The death toll from the devastating wildfire raging across the US state of California has risen to 31 as officials continued the grim search for more bodies amid the ashes.
Since igniting Sunday in spots across eight counties, the fires transformed many neighbourhoods into wastelands. An estimated 25,000 people were forced to flee, the Los Angeles Times reported.
In Santa Rosa city, the hardest hit by the fires, officials said they were stunned by the scale of the destruction. An estimated 2,834 homes were destroyed in the city alone, along with about 400,000 square feet of commercial space, Santa Rosa Mayor Chris Coursey said at a news conference on Thursday.
Flames left entire neighbourhoods and commercial districts in ruins and even destroyed the city's newest fire station on Fountaingrove Parkway.
Sonoma County Sheriff Robert Giordano said that another person was found dead in his county as search crews and cadaver dogs began sifting through debris.
Later Thursday, officials confirmed the discovery of several more bodies. Of the 31 deaths, 17 were in Sonoma County, eight were in Mendocino County, four were in Yuba County and two were in Napa County, according to officials.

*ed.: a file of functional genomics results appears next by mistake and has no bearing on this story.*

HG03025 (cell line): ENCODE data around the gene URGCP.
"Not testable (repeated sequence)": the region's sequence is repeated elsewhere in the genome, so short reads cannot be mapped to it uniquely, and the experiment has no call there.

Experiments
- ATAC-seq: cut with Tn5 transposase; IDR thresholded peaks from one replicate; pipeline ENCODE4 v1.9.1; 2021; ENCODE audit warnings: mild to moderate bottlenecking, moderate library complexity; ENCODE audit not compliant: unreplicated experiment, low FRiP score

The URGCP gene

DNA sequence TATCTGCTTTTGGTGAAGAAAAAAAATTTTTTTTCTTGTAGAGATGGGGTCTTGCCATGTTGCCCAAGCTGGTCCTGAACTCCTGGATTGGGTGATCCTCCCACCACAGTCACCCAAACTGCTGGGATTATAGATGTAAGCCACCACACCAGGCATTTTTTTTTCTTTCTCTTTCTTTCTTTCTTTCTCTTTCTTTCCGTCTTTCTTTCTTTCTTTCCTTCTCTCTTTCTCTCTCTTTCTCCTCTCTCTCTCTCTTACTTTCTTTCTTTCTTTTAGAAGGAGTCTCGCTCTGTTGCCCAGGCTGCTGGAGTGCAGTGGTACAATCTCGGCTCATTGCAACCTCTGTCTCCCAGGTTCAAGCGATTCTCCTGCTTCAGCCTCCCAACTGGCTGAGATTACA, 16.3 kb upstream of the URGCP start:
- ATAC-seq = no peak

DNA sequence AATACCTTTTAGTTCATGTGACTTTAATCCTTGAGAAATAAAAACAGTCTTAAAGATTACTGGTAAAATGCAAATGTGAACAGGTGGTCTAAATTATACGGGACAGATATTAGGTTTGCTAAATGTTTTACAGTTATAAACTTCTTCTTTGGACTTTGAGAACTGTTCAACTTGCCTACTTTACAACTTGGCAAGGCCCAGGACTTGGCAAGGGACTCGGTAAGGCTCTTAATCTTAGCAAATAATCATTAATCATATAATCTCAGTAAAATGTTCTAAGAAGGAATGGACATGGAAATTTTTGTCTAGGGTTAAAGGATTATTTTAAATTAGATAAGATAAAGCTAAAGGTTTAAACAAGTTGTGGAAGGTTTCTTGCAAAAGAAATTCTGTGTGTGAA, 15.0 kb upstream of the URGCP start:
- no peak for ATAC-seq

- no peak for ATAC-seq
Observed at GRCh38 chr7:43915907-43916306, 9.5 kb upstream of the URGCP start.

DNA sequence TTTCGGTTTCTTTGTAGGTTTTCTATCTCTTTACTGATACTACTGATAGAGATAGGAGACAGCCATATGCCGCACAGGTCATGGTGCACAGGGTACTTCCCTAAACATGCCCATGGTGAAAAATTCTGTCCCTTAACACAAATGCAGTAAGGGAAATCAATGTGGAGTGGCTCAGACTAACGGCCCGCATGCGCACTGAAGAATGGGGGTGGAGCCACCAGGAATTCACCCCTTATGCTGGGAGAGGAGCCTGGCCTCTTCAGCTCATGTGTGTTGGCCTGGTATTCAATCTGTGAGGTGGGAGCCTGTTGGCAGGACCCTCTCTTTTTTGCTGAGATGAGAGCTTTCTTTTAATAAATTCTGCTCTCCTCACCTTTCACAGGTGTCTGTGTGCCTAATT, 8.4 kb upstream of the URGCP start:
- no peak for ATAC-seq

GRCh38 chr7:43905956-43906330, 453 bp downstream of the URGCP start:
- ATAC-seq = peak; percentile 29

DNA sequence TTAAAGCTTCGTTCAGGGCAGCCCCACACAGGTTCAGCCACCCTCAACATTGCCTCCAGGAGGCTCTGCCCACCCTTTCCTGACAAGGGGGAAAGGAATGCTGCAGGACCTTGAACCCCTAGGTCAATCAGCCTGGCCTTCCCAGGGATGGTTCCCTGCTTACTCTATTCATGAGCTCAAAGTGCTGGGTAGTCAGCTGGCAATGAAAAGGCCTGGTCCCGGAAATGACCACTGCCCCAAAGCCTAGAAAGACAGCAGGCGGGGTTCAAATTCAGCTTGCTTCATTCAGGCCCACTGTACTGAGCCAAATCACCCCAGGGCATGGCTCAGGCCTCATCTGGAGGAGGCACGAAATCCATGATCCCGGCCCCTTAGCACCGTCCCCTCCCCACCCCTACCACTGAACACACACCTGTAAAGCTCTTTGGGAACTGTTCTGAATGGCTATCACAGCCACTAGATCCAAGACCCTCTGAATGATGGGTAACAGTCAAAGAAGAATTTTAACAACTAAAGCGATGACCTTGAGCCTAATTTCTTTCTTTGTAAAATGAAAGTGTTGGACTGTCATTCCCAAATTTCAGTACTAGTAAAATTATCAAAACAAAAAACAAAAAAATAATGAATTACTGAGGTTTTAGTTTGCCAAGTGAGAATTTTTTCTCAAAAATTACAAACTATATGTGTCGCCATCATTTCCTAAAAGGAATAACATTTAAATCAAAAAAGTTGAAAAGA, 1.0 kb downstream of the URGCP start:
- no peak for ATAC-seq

Some of the bodies were recovered intact, while others had been reduced to ashes and bones. In two cases, the remains were identified through the serial number on medical devices, such as a metal hip replacement.
Two were identified by dental records, another through distinct tattoos. Authorities used fingerprints and family members to identify the rest.
As of late Thursday, about 400 people were still missing. "It could be weeks or even months before all the bodies are identified," the Sonoma County Sheriff said.
California Governor Jerry Brown offered his sympathy to the wildfire victims of the wildfire and was expected to visit the affected areas soon.
More than 8,000 firefighters were battling the blazes and more manpower and equipment was pouring in from around the country and from as far away as Australia, officials said.
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